For 25 years, you have set the standards for youth exchange, and over those many years you have raised the bar for quality programs.
You are all on the “front line.” You are the ones who recruit and provide guidance to families that host exchange students. You and your local coordinators are in the communities that serve as their host homes. And you are the ones who reach out to the schools where the students both learn and enrich the education of their classmates and teachers.
This is true public diplomacy.
I know you take your responsibilities very seriously, to make these experiences rich, rewarding, safe and secure for the participants. As Senator Casey said to you last night, when foreign families put their children in our care it is a sacred trust that we all share.
We all have a responsibility to ensure that our youth exchange programs meet the standards we set, and the expectations of the parents who permit their children to come here. For this reason, the State Department is taking a close look at the management and oversight of our youth programs, and strengthening and restructuring how we operate these exchanges.
We have already accomplished a lot -- but there is more to do. During our review, one message came through loud and clear. There continues to be a pressing need to find good families and schools to host these young people.
This year, the Department of State has been pleased to partner with you on a joint campaign of Public Service Announcements, in order to reach out to more families across the U.S. Since it was launched in May, these PSAs have aired 26,000 times on some 190 stations across 40 states. We’re also using the Internet: a dedicated website has had nearly 6,000 visits to date.
This is just the beginning of a campaign that we hope will introduce new families and schools to these special programs, and encourage them to join the exchange community by hosting a student.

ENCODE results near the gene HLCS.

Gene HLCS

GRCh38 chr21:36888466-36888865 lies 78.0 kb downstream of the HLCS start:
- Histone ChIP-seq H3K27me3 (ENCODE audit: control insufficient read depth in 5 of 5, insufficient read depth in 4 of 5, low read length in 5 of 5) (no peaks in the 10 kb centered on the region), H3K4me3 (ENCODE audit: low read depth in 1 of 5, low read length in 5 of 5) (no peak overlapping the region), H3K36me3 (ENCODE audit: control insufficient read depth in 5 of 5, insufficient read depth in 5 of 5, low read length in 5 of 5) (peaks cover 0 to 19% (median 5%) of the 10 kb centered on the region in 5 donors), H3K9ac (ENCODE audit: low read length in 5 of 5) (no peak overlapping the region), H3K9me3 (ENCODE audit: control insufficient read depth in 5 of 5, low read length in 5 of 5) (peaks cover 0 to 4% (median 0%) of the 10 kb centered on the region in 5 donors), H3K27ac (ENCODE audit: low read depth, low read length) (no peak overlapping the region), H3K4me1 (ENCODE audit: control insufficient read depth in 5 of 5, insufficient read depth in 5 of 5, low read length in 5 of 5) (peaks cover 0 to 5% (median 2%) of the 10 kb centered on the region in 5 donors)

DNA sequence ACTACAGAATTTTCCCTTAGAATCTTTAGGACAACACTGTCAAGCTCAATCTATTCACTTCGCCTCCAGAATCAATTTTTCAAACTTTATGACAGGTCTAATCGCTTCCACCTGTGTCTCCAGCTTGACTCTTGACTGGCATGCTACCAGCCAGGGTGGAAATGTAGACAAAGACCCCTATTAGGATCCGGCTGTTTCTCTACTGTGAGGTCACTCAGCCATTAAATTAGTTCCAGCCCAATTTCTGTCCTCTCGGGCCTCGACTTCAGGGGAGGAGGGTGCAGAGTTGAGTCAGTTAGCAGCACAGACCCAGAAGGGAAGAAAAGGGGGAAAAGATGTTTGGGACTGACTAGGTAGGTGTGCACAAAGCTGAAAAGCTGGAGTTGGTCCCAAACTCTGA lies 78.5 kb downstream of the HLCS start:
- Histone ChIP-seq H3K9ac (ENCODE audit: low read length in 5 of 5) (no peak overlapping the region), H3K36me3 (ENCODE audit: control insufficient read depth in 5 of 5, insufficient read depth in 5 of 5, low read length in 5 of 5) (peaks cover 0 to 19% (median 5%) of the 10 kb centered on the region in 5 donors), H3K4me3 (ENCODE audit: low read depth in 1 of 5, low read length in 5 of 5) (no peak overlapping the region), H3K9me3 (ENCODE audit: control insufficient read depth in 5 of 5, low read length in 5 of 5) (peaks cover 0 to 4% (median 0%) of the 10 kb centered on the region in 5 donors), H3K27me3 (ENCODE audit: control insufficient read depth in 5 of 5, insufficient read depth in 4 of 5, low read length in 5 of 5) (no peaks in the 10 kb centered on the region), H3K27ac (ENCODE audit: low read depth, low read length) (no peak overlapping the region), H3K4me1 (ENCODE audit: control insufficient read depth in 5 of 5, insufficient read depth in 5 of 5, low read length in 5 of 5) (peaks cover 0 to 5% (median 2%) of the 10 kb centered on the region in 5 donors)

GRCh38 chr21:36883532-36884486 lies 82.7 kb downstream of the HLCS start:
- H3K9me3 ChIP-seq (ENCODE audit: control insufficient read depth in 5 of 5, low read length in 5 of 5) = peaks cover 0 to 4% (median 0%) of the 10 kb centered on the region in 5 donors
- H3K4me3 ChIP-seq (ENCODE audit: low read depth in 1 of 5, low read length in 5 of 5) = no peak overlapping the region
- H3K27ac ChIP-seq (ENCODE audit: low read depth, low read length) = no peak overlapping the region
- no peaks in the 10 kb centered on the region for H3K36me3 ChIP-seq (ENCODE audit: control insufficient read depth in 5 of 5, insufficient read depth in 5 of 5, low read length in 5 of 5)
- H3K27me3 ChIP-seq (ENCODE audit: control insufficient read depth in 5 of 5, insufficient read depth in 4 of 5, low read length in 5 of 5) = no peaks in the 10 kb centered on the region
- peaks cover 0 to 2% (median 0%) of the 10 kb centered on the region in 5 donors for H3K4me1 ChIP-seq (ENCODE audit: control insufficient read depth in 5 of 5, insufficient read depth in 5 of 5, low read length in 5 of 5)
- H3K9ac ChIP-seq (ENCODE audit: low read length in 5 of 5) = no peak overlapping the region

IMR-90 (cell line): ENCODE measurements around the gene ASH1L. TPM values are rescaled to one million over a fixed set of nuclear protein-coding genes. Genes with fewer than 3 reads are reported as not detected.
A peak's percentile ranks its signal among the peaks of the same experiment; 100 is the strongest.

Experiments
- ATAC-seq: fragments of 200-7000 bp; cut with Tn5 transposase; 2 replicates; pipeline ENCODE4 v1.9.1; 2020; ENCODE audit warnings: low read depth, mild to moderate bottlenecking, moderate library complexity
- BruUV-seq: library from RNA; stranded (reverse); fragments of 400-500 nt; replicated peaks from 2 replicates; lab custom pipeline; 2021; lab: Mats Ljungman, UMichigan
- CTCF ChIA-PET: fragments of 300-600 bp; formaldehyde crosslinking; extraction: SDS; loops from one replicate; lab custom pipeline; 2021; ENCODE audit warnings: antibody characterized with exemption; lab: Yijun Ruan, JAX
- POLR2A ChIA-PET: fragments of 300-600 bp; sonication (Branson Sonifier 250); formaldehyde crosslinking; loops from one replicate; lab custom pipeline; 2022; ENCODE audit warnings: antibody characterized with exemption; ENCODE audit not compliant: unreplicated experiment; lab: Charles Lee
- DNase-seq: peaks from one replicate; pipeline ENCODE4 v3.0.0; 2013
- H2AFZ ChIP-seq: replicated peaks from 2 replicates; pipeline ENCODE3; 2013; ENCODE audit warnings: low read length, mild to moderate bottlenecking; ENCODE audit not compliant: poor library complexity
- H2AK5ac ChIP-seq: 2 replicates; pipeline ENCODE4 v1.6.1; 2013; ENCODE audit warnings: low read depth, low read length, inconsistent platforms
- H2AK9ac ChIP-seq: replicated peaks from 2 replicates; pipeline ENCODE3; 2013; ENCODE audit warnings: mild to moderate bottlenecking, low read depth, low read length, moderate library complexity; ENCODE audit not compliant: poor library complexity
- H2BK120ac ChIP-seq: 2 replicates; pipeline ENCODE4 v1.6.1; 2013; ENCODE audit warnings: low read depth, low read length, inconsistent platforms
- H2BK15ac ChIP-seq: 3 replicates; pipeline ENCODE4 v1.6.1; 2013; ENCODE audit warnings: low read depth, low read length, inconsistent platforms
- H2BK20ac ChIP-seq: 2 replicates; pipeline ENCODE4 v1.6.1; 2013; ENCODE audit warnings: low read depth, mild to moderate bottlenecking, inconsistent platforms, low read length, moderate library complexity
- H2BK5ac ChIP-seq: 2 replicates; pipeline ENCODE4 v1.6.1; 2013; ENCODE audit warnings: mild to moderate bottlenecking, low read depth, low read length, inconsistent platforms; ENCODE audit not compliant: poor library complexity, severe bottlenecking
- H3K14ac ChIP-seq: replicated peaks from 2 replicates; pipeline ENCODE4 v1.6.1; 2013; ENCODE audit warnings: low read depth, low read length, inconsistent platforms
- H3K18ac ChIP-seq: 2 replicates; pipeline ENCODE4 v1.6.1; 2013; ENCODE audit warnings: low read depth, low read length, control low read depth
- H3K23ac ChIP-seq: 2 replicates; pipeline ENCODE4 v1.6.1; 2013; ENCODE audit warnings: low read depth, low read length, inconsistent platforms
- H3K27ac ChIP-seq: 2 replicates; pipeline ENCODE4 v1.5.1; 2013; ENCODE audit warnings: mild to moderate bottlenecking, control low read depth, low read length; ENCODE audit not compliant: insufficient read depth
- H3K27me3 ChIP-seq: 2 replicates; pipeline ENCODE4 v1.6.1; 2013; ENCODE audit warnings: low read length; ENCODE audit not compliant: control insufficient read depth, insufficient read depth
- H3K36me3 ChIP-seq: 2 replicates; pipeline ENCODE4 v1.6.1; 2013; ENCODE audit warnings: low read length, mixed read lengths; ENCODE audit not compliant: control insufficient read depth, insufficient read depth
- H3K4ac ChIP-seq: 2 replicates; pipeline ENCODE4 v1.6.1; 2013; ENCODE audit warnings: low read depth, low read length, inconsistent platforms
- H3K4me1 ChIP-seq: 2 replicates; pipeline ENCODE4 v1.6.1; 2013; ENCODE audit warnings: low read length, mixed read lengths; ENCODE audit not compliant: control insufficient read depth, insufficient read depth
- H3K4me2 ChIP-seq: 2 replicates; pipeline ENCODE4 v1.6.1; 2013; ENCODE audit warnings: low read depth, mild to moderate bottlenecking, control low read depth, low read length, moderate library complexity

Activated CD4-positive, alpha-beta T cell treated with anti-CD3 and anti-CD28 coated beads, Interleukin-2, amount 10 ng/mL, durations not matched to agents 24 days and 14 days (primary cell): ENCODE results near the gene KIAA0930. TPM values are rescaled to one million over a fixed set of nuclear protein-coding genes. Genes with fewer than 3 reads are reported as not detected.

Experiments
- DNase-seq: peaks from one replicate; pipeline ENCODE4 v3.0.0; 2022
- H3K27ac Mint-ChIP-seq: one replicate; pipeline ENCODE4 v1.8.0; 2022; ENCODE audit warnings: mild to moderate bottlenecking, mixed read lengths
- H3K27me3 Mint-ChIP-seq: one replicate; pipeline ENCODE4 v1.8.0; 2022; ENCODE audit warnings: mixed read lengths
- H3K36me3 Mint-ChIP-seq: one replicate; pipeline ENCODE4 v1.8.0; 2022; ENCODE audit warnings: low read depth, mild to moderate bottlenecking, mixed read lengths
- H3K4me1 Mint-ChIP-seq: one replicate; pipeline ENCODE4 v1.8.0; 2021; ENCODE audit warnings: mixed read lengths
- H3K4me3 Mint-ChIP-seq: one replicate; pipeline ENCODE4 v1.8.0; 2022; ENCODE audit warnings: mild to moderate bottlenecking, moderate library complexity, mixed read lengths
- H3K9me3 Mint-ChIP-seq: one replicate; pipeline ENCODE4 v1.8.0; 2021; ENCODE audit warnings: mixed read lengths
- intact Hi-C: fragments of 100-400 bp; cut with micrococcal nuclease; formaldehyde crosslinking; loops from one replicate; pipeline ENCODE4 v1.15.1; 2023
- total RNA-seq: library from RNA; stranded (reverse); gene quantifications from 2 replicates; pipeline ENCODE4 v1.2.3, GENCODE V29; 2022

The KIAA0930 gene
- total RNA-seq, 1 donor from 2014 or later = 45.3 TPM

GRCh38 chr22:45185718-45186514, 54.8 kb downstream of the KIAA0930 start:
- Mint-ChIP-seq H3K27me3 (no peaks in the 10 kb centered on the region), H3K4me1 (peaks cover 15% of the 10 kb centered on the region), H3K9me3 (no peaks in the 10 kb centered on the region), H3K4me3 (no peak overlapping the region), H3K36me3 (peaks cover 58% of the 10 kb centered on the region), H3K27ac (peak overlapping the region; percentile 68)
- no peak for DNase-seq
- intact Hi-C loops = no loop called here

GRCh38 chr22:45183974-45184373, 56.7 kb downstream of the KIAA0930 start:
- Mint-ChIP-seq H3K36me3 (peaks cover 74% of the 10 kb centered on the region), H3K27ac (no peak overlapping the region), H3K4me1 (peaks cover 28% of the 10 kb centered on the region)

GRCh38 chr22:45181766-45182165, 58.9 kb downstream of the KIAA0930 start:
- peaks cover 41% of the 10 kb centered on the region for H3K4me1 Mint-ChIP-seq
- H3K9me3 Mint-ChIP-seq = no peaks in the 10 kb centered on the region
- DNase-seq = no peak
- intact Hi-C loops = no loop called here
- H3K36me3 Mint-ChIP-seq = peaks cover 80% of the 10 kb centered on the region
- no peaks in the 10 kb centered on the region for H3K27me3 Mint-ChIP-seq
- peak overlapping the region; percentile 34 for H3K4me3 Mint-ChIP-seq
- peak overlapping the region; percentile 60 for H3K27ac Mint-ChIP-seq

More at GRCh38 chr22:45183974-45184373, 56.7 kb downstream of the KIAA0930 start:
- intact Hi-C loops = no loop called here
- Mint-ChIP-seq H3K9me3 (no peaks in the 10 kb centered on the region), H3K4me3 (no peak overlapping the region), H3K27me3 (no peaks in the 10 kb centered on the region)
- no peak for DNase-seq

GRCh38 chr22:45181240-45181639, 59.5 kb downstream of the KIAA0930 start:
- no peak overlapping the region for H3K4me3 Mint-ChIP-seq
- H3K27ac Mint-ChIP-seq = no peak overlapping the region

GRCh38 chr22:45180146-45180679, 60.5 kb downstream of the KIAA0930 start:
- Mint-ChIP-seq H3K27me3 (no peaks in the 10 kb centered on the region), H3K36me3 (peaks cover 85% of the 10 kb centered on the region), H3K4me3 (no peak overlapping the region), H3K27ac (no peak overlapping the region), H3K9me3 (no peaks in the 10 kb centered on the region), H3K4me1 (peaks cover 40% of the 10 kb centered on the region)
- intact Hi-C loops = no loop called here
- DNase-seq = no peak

Of course, the most effective way to promote exchange programs is to provide an educational, rewarding and safe experience for everyone involved—the students, their host families, and the participating schools. Then, they will get the word out to their families, friends and others in their communities.
I would like to share with you how one current Youth Exchange and Study participant from India described his host parents and experience in the U.S. He said, and I quote, “They are as loving, helping and caring as my natural parents. I can’t explain more about them in words. Only in short I say that they are angels. They look after me for each and everything… I have many friends in school and I like the very different style of teaching here in [the] USA.”
That caliber of experience is our goal. That is the gold standard of public diplomacy: people-to-people exchanges that not only transform opinions, but actually transform lives and transform our world.
Such testimonials are not only a tribute to the students and to the individuals with whom they live and study while in the United States, but also to all of you. They reflect your tireless work on their behalf.
Thanks to all of you this student and many other participants are placed in loving households, exciting learning environments, and welcoming communities.
Please accept my sincere congratulations on your 25th anniversary, and my thanks to each and every one of you and your fellow members for all that you do to demonstrate the hospitality and generosity of the American people.